TAIPING: When Malaysian “Snake King’” Ali Khan died from a cobra bite in 2006, his son Amjad Khan was devastated, not knowing how he would carry on the family trade that has spanned four generations.
Ali’s passing happened just a few days after Amjad had turned 20 and just completed a solo snake show, which included performing before then prime minister Abdullah Badawi.
“It was a blow to our family as he was only 48,” Amjad told FMT Lifestyle when met at Taiping Zoo recently.
“He was the one who had taken our snake show abroad, after my grandfather Dastagir Hussein and great-grandfather Maulana Khan made their stunts with their pet snakes famous in the country.”
Amjad, now 37, did not want to talk about the circumstances that led to the incident in which one of their pet snakes had killed his father.
But he nevertheless admitted the episode had shaken his confidence, and he found himself suddenly fearful of the reptiles.
Amjad had to be cajoled by his mother Mau Boh Bee and other relatives, who told him the family tradition that began in 1930 would end if he did not take on the mantle.
“She said my father would not rest in peace if I did not continue. I finally gave in as I knew my family had created local history with their daring acts, earning them the moniker of ‘Snake Kings’.”
Amjad revealed that, in the past, the presence of his father or the thought of him being in the vicinity during Amjad’s performances had kept him going.
As a child, his dad would build his confidence and get rid of Amjad’s fear by letting him play with the snakes on stage while Ali wooed crowds with stunts like kissing cobras.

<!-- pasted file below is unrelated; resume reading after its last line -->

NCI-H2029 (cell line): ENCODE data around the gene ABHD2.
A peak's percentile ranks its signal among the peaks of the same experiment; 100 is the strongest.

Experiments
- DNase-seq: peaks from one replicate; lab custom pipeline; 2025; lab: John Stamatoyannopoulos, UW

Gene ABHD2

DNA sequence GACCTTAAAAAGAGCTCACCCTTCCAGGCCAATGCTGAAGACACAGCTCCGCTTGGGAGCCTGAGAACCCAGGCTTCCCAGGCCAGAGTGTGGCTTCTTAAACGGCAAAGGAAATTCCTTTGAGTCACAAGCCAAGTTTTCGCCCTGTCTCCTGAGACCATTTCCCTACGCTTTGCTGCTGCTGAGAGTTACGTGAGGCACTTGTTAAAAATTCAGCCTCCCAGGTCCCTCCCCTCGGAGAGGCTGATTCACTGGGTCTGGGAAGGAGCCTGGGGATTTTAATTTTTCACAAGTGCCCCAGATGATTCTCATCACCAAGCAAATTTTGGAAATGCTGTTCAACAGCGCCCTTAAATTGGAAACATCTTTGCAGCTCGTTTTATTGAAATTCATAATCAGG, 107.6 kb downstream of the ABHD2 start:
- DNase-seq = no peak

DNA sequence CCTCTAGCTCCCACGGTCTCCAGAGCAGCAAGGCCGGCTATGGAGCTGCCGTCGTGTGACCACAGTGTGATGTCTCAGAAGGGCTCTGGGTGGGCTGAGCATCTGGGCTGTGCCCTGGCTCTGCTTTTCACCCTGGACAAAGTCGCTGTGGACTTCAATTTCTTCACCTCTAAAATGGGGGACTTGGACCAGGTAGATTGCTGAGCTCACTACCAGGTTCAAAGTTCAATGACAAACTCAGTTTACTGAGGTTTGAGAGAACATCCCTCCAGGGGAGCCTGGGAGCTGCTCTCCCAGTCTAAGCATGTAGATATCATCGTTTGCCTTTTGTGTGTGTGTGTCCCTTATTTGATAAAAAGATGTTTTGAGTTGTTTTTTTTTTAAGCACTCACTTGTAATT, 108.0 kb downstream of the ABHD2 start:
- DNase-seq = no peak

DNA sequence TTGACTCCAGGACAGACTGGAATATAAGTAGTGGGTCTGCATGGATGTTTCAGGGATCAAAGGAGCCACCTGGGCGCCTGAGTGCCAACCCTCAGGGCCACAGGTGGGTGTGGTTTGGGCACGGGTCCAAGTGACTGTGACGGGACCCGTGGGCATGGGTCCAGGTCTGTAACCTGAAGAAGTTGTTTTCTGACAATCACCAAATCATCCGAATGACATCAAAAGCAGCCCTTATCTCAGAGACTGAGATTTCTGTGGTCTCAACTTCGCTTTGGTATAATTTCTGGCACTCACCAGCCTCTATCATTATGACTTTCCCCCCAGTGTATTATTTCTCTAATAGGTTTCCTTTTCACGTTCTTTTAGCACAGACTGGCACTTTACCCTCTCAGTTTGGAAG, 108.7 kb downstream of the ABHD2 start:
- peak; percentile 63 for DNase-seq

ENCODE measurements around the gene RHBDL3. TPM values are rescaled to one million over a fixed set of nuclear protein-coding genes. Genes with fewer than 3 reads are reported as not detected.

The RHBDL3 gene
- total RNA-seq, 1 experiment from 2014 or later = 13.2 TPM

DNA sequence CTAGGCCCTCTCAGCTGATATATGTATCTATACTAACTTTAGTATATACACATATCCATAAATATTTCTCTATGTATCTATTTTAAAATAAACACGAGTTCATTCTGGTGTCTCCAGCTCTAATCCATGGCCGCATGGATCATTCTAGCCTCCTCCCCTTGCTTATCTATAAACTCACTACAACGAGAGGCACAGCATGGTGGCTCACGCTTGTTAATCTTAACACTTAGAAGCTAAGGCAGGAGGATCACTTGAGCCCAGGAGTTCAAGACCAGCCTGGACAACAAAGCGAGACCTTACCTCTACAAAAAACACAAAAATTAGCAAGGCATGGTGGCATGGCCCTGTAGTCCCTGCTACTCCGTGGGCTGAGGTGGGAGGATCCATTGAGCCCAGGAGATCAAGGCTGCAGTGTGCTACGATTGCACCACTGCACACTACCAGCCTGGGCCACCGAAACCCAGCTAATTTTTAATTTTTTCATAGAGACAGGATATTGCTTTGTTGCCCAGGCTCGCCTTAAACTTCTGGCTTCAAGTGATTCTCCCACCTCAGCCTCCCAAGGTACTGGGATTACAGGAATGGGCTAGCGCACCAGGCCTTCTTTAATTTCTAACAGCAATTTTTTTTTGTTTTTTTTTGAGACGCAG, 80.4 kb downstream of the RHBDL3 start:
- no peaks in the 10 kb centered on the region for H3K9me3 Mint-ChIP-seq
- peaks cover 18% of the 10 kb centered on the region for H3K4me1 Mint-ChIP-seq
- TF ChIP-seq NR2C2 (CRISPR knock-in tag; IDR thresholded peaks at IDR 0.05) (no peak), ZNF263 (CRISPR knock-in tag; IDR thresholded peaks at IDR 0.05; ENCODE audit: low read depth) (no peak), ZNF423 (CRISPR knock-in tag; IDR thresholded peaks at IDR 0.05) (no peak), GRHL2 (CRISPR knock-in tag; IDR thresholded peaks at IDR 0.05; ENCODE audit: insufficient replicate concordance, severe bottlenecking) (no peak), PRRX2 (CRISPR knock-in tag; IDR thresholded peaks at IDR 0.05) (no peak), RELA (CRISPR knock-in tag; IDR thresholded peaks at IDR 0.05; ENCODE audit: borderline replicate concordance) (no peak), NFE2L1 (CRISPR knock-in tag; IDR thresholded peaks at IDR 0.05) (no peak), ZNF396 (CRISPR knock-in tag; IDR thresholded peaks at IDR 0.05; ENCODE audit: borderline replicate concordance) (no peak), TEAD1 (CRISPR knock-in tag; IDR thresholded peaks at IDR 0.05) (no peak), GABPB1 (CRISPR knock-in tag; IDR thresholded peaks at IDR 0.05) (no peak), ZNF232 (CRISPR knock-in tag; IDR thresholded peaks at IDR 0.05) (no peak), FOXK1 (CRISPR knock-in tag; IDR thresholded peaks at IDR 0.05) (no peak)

With these memories in mind, Amjad strove to overcome his fear and keep the family flag flying, despite his father’s success being a hard act to follow.
Changing times, shifting focus
Amjad further shared that performing with poisonous snakes has become more challenging over the last decade or so owing to protests from animal-rights activists.
“At the same time, the wildlife department advised us not to handle the snakes for my safety and that of the public,” he said.
He subsequently agreed and decided to change the focus of their shows. From spectacle and stunts, Amjad has downscaled his performances to teach Malaysians who are curious but uninformed about the reptiles, with some light entertainment.
He is grateful to the Taiping municipal council and zoo director Dr Muhamad Ridhwan Affendi who helped him establish this new direction, including setting up a booth to display the snakes as he explains to visitors all they need to know about them.
Amjad pointed out that most Malaysians are ignorant of the various species of snakes, which makes treatment harder in the event that they are bitten by one.
He also talks about the procedures homeowners should follow should a snake enter their home, which includes closing all doors and blocking all exit points to stop it from escaping.
“You should then contact the fire services, wildlife department, or civil defence corps, who are trained to catch them. We explain this to the visitors besides telling them how to handle snake bites,” Amjad said.
Finally, visitors at the zoo are allowed to handle the snakes under supervision and take photos so they will overcome their fear. “The response has been good from the public,” he added.
The last generation?
As for those breathtaking performances made famous by Amjad’s father and forefathers, it is a dying trade, he said, as these days he can only hold them with permission from the relevant authorities.
Times have also changed, and the era of snake-handling being a novelty – when his father would bring shows abroad upon request – are gone.
As such, Amjad is not sure if his business will be taken over by one of his two sons, 17-year-old Arissh and 10-year-old Aqish. He also has a 12-year-old daughter, Arsshika.
Of the three, Amjad believes Aqish has the best shot of carrying on the trade, even though he has forbidden his younger boy from being with the snakes unsupervised, despite having done so himself as a child.
“Aqish has asked me why I don’t allow him to be alone with them. I would prefer for him to become a veterinarian one day, so that he is close to animals and be there for the snake population when needed,” Amjad said in reflection.
“The industry has evolved and so must we. I will see how it goes.”